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recently i was solving a programming question on uva judge Stacking boxes
link to the problem : https://uva.onlinejudge.org/index.php?option=com_onlinejudge&Itemid=8&category=3&page=show_problem&problem=39
EXPLANATION PART
consider a box with n-dimension and there are k different boxes with n dimension each
so the task is simple we have two insert one box into another and we have to find maximum number of boxes which can be inserted one after the another rotation is also allowed around different axis
for example there are 4 box with 2 dimension
5 2
1 1
5 8
3 2
so the boxes 1 can be rotated and can be inserted into 3 and 2 can be inserted into 1 so the maximum is 3
i have a question that why topological ordering works here why not normal sorting works what i did was first i sorted all the edges of one boxes in increasing order and then sorted all the boxes in increasing order based on their first index and after that i calculated the longest increasing subsequence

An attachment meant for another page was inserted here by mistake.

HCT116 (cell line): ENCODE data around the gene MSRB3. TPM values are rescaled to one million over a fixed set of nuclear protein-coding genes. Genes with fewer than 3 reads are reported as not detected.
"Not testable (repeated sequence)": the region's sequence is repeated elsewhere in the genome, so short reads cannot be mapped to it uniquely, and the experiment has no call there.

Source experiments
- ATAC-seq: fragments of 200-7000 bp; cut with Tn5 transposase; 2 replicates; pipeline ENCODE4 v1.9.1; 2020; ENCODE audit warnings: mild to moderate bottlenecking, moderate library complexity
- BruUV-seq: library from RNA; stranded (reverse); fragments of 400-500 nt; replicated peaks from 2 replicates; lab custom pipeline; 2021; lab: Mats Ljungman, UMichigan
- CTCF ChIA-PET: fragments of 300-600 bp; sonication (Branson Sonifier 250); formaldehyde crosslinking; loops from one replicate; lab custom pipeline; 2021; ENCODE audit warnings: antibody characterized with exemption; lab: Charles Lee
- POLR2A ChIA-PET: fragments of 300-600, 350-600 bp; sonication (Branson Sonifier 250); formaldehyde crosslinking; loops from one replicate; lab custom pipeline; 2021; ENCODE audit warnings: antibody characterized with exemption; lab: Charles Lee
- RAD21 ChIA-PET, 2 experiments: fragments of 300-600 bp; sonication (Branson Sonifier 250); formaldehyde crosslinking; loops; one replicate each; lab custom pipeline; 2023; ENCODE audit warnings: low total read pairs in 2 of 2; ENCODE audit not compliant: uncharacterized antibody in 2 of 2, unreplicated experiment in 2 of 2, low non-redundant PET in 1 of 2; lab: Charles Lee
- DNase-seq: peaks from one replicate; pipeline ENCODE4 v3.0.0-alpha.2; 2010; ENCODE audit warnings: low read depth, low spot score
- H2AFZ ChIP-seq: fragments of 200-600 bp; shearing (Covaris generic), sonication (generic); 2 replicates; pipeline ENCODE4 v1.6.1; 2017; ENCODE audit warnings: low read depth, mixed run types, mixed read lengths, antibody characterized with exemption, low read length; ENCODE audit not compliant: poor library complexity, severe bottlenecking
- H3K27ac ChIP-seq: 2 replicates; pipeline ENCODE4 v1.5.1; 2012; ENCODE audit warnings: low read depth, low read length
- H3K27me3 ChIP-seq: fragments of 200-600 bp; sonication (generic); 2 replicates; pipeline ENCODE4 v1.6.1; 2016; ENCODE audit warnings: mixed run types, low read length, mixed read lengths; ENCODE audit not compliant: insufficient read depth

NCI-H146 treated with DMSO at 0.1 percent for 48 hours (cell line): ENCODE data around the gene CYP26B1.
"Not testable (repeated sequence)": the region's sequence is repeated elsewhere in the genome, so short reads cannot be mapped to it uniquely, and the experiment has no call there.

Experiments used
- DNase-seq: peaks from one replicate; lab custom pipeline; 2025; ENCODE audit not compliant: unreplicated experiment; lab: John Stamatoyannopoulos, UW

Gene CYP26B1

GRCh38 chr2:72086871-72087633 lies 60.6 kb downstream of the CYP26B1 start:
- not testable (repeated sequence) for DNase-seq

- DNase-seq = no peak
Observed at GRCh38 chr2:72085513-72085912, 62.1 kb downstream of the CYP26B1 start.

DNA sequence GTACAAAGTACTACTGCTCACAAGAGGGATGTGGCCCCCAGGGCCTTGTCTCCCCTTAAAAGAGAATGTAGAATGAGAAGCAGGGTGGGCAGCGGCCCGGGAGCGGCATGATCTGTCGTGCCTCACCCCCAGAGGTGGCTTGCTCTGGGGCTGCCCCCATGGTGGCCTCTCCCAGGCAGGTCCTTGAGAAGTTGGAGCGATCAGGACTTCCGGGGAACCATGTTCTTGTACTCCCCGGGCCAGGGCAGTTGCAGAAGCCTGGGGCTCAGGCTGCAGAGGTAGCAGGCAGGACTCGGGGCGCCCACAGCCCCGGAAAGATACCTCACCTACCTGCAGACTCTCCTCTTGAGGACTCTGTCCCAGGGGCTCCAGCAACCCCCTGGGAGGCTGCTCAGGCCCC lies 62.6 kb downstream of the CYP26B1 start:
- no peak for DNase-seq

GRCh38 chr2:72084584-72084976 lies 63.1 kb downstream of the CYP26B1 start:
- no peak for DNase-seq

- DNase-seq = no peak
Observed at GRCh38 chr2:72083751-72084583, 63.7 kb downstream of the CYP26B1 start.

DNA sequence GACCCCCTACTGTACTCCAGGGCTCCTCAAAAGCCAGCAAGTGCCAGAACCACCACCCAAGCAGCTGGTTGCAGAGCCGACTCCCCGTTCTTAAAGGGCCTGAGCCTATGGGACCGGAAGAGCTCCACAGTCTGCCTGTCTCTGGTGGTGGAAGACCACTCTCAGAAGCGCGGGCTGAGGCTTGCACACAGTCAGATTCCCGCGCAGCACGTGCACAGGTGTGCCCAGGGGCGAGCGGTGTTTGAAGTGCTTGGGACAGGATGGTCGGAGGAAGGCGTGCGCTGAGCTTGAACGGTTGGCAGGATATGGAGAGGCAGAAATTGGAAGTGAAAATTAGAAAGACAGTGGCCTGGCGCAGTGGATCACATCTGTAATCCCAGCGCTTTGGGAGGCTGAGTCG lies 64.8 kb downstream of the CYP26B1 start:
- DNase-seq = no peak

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  • $\begingroup$ You should include a complete description of the problem in your question. The linked page might disappear in the future. $\endgroup$ – Yuval Filmus Jul 1 '18 at 9:11
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Standard sorting algorithms assume a total ordering: given any two elements, the first is either greater than, equal to, or less than the second. (And this relationship has a few other useful properties, like transitivity.)

However, what you have here is only a partial ordering. Given two boxes, the first might fit into the second, or the second might fit into the first, or they might be the same size…or, neither might fit inside the other. (10, 1) and (2, 5) fall into this last category.

Standard sorting algorithms will choke on this. But topological sorting only needs a partial ordering, and is also more efficient (running in linear time instead of linearithmic). So it's the right tool for the job here.

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